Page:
Lent 3: Tribute

I have previously shared Sophie Hannah’s Rubbish at Adultery, though please note that you have to follow a link to read the whole poem. I was obviously feeling a little copyright sensitive and only typed up one stanza, in that ever fluid concept of “fair use”. On that note, this time round I have decided that sharing a whole poem is constitutes fair use, in the context that it’s an excerpt from a collection. Obviously if it turns out any of the actual poets disagree, then I will drop down to a smaller excerpt and, where possible, link to elsewhere online with the full poem.

Half of the top ten search terms to my blog actually relate to Rubbish at Adultery. I wondered if this meant that it’s a school set text? I’d love to find out. Maybe it’s just very popular.

This time, I’m sharing a poem from Hannah’s 1999 collection Leaving and Leaving You. It’s another collection of clever and funny, well constructed poems. I’m probably doing her a disservice, as I often subconsciously consider her “themes” as “conceits” instead. (Though this just illustrates that my brain uses the word conceit incorrectly in a literary context) For example, a dark joke about a pupil misspelling a key word in writing about his holiday in “Your Dad Did What?” provides four verses on the topic. She sometimes manages to write a lot about not a lot.

Some favourites include Nobody Said You Had to Come – eight stanzas addressed to a poetry class attendee who appears to have nothing to say and no desire to write: “You tell me firmly several times, to check I’ve understood, / That nothing I can say or do could make your poems good. / I am an optimist but I agree the chance is slight, / So why did you come to this workshop if you didn’t want to write?”, and the title poem about leaving a place and a person: “Though you stand beside what I’m leaving and forgetting, / I’m not leaving you, not if motive makes the act.”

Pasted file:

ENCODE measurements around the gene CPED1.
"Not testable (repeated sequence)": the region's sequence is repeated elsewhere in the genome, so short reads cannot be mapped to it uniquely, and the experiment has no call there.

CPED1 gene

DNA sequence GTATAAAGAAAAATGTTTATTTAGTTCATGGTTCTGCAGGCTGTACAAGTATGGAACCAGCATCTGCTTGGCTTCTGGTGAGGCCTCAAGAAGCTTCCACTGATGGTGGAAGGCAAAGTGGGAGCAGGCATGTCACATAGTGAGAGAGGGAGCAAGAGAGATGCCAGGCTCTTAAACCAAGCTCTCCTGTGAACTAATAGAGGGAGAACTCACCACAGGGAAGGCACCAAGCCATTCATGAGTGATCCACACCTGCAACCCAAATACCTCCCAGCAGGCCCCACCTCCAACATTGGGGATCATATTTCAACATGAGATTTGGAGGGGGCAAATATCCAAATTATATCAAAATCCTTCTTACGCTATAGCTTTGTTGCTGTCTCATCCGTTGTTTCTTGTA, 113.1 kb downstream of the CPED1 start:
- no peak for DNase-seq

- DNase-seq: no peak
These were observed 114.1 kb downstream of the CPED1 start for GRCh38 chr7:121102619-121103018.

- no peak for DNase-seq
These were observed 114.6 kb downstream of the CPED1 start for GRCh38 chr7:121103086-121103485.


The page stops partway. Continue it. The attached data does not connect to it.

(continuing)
The collection also contains Ruining the Volunteer – apt, I think, in these days of unpaid interns and work experience.

However the poem I’m actually sharing is, I’m afraid, another relatively sombre one:


     For the first time I find it quite unnerving
     That people’s names are handed on to things.
     No bench, so far, has proved itself deserving
     Enough to bear your name. No hospice wings
     Or students’ union buildings will inherit,
     If it has anything to do with me,
     A name no other man could even merit
     Let alone any slice of brick or tree.
     I could be Lord Mayor with a town to listen
     To my new street names; you would still be gone.
     Now, as myself, with power to rechristen
     No roads, there’s still a tribute going on:
     Though I call nothing by your name, I do
     Practically nothing but call after you.

See the intro/roundup.

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One Response to Lent 3: Tribute

  1. Pingback: 40 Poems of Lent: an introduction & roundup | impeus.com

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